Students Bring Home More Awards

This has been a busy season of awards for MHC students, and it’s not over yet. Linnea Johnson ’13 has been awarded a Critical Language Scholarship and a Boren Scholarship to spend next year studying in China, and Hilary Pollan ’12 (right) has been named a Newman Civic Fellow by Campus Compact. Alum Molly Taylor-Poleskey ’05 also joins this year’s award winners with a Deutscher Akademischer Austausch Dienst (DAAD)/German Academic Exchange Service grant to pursue doctoral research in Germany.

With the Critical Language Scholarship, Johnson will study Chinese in Shanghai this summer. The Boren Scholarship will allow Johnson, an Asian studies and geography major, to spend the next year continuing her studies in China. The Boren Scholarship funds study abroad for students interested in learning critical languages and connecting their academic interests with national security. The award guarantees her a yearlong job in the U.S. government after graduation.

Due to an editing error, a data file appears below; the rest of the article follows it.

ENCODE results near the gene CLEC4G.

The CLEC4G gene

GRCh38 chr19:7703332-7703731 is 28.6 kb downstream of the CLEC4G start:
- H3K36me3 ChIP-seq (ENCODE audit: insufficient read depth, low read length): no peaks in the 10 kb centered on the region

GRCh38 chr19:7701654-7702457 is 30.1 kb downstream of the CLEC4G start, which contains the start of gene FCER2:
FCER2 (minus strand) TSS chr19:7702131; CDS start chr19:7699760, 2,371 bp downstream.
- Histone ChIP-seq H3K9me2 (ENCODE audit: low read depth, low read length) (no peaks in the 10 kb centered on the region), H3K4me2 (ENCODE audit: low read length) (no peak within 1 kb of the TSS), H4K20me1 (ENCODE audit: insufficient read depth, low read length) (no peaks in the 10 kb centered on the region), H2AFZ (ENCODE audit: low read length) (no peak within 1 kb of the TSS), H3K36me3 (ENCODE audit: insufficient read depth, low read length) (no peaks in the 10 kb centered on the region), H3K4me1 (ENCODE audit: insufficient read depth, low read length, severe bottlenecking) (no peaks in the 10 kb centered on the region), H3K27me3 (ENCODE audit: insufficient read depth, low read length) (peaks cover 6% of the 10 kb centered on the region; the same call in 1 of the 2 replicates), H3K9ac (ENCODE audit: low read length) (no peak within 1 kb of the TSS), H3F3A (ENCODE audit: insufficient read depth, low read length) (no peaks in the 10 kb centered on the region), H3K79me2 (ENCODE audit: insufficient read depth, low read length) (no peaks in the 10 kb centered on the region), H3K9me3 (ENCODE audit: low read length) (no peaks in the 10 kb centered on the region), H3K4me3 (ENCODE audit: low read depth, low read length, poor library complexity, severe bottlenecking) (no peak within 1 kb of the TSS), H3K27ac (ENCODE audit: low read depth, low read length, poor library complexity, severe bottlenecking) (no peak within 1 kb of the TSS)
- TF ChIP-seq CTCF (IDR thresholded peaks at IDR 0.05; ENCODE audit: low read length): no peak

Johnson said she knew about the Boren Scholarship even before she applied to MHC.

“I think I wrote that I wanted to be a Boren scholar in my application to MHC,” she said. “Receiving the Boren scholarship, as well as the Critical Language Scholarship, has made me realize that it really does pay—in this case quite literally—to dream.”

President Lynn Pasquerella nominated Pollan for the Newman award, which was named for Frank Newman, one of the founders of Campus Compact. The award honors student leaders who have demonstrated an investment in finding solutions for challenges facing communities throughout the country.

“Hilary's work with CBL has been energetic and varied,” said Community-Based Learning (CBL) Program coordinator Alan Bloomgarden. "She has pursued CBL projects with community partners via course assignments and independent study, as well as through paid community fellow positions."

Thanks to a DAAD grant, Ph.D. candidate Taylor-Poleskey will travel to Germany to work on her dissertation, in which she examines “the process of cultural rebuilding in the courts of the German prince electors after the destruction of the Thirty Years War,” she said. DAAD grants are funded by the German Academic Exchange Service, which provides financial support to highly qualified students and faculty for international research and study. She joins two graduating MHC students who also received DAAD scholarships this year.